Diptheria, Dowager Marchioness of Milford Haven (Princess Victoria of Hesse and by Rhine), Grand Duke Ludwig IV of Hesse and By Rhine, King Gustaf VI Adolph of Sweden, Prince Albert of Saxe-Coburg-Gotha, Prince Louis of Battenberg, Prince Philip Duke of Edinburgh, Prince Philip of Greece and Denmark, Princess Alice of the United Kingdom, Queen Victoria of the United Kingdom, Victoria of Hesse and By Rhine
Princess Victoria of Hesse and by Rhine, later Victoria Mountbatten, Marchioness of Milford Haven (Victoria Alberta Elisabeth Mathilde Marie; April 5, 1863 –September 24, 1950) was the eldest daughter of Ludwig IV, Grand Duke of Hesse and by Rhine (1837–1892), and his first wife, Princess Alice of the United Kingdom (1843–1878), daughter of Queen Victoria and Prince Albert of Saxe-Coburg and Gotha.
Victoria’s mother died while her brother and sisters were still young, which placed her in an early position of responsibility over her siblings. Over her father’s disapproval, she married his first cousin Prince Louis of Battenberg, an officer in the United Kingdom’s Royal Navy, and lived most of her married life in various parts of Europe at her husband’s naval posts and visiting her many royal relations. She was perceived by her family as liberal in outlook, straightforward, practical and bright.
During World War I, she and her husband abandoned their German titles and adopted the British-sounding surname of Mountbatten, which was simply a translation into English of the German “Battenberg”. Two of her sisters—Elisabeth and Alix, who had married into the Russian imperial family—were killed by communist revolutionaries.
She was the maternal grandmother of Prince Philip, Duke of Edinburgh, and mother-in-law of King Gustaf VI Adolf of Sweden.
Victoria was born on Easter Sunday at Windsor Castle in the presence of her maternal grandmother, Queen Victoria. She was christened in the Lutheran faith in the Green Drawing Room at Windsor Castle, in the arms of the Queen on April 27. Her godparents were Queen Victoria, Princess Mary Adelaide of Cambridge, Louis III, Grand Duke of Hesse (represented by Prince Alexander of Hesse and by Rhine), the Prince of Wales and Prince Heinrich of Hesse and by Rhine.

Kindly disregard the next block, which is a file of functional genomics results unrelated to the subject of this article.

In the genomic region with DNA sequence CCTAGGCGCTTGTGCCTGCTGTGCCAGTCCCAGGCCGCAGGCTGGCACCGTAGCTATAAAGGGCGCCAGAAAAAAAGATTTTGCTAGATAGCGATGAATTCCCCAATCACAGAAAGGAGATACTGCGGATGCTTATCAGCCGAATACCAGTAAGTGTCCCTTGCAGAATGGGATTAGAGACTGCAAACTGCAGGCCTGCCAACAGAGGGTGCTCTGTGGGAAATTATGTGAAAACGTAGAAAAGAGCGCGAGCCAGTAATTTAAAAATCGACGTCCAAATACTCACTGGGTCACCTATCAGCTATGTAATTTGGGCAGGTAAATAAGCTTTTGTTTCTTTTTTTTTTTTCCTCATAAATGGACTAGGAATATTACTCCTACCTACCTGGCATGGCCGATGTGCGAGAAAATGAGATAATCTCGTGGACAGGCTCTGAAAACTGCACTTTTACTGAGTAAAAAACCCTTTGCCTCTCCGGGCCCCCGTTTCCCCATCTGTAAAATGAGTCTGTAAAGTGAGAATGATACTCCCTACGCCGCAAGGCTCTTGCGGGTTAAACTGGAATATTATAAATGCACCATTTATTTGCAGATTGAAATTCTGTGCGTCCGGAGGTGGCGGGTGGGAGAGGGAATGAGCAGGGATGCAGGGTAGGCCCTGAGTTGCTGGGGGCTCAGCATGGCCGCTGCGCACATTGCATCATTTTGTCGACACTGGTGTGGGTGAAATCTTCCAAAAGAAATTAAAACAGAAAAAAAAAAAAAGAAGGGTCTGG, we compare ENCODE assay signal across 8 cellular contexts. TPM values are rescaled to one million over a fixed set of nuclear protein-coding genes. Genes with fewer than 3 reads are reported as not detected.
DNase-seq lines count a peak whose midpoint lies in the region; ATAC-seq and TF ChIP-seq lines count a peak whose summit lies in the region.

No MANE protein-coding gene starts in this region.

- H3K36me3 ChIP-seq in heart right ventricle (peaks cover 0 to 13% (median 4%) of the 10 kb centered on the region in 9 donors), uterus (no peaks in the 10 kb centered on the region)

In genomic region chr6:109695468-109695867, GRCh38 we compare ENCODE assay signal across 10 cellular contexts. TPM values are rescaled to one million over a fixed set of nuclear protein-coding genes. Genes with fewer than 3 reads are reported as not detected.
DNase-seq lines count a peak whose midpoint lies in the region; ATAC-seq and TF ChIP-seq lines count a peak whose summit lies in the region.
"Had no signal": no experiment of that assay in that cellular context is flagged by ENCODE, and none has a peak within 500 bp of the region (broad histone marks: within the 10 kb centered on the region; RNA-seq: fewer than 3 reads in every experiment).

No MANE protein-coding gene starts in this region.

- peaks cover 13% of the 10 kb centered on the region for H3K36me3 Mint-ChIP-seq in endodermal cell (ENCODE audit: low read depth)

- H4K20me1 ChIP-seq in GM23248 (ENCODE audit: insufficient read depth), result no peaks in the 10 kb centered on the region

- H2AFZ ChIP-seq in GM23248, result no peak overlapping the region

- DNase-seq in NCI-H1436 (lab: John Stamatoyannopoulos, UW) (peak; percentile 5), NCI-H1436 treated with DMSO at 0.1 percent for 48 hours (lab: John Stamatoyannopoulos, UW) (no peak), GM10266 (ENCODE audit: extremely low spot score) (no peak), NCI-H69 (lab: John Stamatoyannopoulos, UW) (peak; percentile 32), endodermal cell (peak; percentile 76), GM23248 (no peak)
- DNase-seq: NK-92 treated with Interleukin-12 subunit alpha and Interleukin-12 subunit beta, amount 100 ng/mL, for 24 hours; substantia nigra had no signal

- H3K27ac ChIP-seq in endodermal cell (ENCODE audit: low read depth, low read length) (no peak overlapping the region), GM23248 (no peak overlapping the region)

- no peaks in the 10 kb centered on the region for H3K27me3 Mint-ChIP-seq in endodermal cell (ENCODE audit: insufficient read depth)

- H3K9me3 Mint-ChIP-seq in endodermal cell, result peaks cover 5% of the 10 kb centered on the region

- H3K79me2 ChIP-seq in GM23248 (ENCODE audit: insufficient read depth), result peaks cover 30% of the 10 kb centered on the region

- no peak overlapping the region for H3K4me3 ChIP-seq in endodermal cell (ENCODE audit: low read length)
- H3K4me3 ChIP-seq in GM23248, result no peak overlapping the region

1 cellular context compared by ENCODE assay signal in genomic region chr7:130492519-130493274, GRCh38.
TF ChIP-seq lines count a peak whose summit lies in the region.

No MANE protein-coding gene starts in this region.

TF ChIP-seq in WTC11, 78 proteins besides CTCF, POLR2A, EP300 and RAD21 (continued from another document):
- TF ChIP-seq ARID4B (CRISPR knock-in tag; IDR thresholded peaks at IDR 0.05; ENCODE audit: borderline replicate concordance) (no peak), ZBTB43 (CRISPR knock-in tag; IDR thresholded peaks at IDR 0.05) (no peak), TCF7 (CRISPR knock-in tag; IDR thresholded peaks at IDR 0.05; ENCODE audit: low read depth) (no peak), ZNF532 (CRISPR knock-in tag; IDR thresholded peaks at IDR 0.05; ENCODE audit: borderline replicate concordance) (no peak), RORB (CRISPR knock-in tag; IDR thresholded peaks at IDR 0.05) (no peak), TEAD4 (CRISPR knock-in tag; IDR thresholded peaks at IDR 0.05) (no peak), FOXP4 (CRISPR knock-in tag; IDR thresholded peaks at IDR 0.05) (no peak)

Her early life was spent at Bessungen, a suburb of Darmstadt, until the family moved to the New Palace in Darmstadt when she was three years old. There, she shared a room with her younger sister, Elisabeth, until adulthood. She was privately educated to a high standard and was, throughout her life, an avid reader.
During the Prussian invasion of Hesse in June 1866, Victoria and Elisabeth were sent to Britain to live with their grandmother until hostilities were ended by the absorption of Hesse-Cassel and parts of Hesse-Darmstadt into Prussia.
During the Franco-Prussian War of 1870, military hospitals were set up in the palace grounds at Darmstadt, and she helped in the soup kitchens with her mother. She remembered the intense cold of the winter, and being burned on the arm by hot soup.
In 1872, Victoria’s eighteen-month-old brother, Friedrich, was diagnosed with haemophilia. The diagnosis came as a shock to the royal families of Europe; it had been twenty years since Queen Victoria had given birth to her haemophiliac son, Prince Leopold, Duke of Albany, and it was the first indication that the bleeding disorder in the royal family was hereditary. The following year, Friedrich fell from a window onto stone steps and died. It was the first of many tragedies to beset the Hesse family.
In early November 1878, Victoria contracted diphtheria. Elisabeth was swiftly moved out of their room and was the only member of the family to escape the disease. For days, Victoria’s mother, Princess Alice, nursed the sick, but she was unable to save her youngest daughter, Victoria’s sister Marie, who died in mid-November.
Just as the rest of the family seemed to have recovered, Princess Alice fell ill. She died on December 14, the anniversary of the death of her father, Prince Albert. As the eldest child, Victoria partly assumed the role of mother to the younger children and of companion to her father. She later wrote, “My mother’s death was an irreparable loss … My childhood ended with her death, for I became the eldest and most responsible.”
Marriage and family
At family gatherings, Victoria had often met Prince Louis of Battenberg, who was her first cousin once removed and a member of a morganatic branch of the Hessian royal family. Prince Louis had adopted British nationality and was serving as an officer in the Royal Navy. In the winter of 1882, they met again at Darmstadt, and were engaged the following summer.
After a brief postponement because of the death of her maternal uncle Prince Leopold, Duke of Albany, Victoria married Prince Louis on 30 April 1884 at Darmstadt. Her father did not approve of the match; in his view Prince Louis had little money and would deprive him of his daughter’s company, as the couple would naturally live abroad in Britain.
However, Victoria was of an independent mind and took little notice of her father’s displeasure. Remarkably, that same evening, Victoria’s father secretly married his mistress, Countess Alexandrine von Hutten-Czapska, the former wife of Alexander von Kolemine, the Russian chargé d’affaires in Darmstadt.
His marriage to a divorcee who was not of equal rank shocked the assembled royalty of Europe and through diplomatic and family pressure Victoria’s father was forced to seek an annulment of his own marriage.